Impaired replication progression leads to de novo copy number variant (CNV) formation at common fragile sites (CFSs). We previously showed that these hotspots for genome instability reside in late-replicating domains associated with large transcribed genes and provided indirect evidence that transcription is a factor in their instability. Here, we compared aphidicolin (APH)-induced CNV and CFS frequency between wild-type and isogenic cells in which FHIT gene transcription was ablated by promoter deletion. Two promoter-deletion cell lines showed reduced or absent CNV formation and CFS expression at FHIT despite continued instability at the NLGN1 control locus. APH treatment led to critical replication delays that remained unresolved in G2/M in the body of many, but not all, large transcribed genes, an effect that was reversed at FHIT by the promoter deletion. Altering RNase H1 expression did not change CNV induction frequency and DRIP-seq showed a paucity of R-loop formation in the central regions of large genes, suggesting that R-loops are not the primary mediator of the transcription effect. These results demonstrate that large gene transcription is a determining factor in replication stress-induced genomic instability and support models that CNV hotspots mainly result from the transcription-dependent passage of unreplicated DNA into mitosis.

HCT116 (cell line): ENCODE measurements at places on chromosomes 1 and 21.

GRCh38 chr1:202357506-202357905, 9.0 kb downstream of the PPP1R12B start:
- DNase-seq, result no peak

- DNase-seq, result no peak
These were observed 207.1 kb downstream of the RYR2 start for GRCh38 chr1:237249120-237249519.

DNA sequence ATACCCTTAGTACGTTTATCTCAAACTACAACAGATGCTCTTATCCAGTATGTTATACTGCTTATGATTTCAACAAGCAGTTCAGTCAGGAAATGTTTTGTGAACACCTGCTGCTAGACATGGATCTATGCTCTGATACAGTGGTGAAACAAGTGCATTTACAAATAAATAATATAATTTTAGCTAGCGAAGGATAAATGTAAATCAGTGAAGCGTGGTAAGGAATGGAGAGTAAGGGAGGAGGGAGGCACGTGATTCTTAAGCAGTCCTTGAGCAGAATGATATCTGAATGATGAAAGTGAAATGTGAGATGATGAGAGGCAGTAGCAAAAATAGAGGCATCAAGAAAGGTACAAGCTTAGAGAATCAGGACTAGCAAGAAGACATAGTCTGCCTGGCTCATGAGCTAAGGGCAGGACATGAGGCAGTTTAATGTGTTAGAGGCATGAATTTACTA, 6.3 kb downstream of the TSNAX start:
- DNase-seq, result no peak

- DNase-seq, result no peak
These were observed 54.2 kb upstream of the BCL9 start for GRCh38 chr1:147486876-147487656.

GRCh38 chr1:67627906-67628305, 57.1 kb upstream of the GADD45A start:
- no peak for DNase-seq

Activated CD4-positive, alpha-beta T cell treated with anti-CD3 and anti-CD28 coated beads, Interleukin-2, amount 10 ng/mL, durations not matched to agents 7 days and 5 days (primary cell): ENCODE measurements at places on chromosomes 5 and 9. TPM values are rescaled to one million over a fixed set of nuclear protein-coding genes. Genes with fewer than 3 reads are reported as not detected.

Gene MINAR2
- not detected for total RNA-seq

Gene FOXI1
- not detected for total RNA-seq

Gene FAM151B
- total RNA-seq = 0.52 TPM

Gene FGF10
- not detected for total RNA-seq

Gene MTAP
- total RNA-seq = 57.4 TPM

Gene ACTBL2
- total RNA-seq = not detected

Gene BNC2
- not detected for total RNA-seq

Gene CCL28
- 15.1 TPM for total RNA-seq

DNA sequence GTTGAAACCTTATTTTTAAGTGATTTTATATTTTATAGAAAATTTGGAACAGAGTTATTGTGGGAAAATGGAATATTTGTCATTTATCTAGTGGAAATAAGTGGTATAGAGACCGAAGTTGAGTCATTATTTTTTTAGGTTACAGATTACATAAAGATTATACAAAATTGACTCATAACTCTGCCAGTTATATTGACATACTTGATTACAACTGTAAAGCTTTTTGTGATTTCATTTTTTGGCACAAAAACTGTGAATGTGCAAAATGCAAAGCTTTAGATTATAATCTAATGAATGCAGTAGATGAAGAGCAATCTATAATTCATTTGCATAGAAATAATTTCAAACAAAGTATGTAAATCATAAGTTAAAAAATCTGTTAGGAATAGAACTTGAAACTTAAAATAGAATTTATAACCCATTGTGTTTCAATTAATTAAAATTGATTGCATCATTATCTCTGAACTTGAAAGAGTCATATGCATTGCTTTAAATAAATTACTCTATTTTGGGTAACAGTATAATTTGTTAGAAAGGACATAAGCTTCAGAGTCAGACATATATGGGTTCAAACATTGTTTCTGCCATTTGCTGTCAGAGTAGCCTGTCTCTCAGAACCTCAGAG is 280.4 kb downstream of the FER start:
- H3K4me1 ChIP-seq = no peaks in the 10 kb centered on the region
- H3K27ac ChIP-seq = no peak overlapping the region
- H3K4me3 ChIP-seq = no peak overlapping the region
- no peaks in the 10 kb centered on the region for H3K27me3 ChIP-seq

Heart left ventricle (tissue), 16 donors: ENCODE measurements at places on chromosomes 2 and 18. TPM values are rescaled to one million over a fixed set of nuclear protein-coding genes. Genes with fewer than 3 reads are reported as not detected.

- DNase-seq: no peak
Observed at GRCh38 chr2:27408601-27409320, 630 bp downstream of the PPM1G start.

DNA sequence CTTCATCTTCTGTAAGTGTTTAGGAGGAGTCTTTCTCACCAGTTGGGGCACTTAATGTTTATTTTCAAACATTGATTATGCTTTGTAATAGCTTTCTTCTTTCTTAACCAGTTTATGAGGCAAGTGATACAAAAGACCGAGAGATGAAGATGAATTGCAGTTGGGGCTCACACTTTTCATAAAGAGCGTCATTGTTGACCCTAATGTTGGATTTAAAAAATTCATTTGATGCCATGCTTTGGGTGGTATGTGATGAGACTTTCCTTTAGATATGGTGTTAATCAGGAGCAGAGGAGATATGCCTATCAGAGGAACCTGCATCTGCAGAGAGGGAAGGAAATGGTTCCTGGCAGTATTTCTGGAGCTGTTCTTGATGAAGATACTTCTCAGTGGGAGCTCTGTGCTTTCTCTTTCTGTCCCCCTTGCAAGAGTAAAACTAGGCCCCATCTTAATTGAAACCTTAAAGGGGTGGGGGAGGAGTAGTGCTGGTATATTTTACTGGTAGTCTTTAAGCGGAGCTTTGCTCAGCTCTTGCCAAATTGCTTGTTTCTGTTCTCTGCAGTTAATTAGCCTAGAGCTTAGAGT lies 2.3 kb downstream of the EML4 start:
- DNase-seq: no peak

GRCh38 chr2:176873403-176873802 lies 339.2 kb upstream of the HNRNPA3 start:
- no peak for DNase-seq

© The Author(s) 2021. Published by Oxford University Press on behalf of Nucleic Acids Research.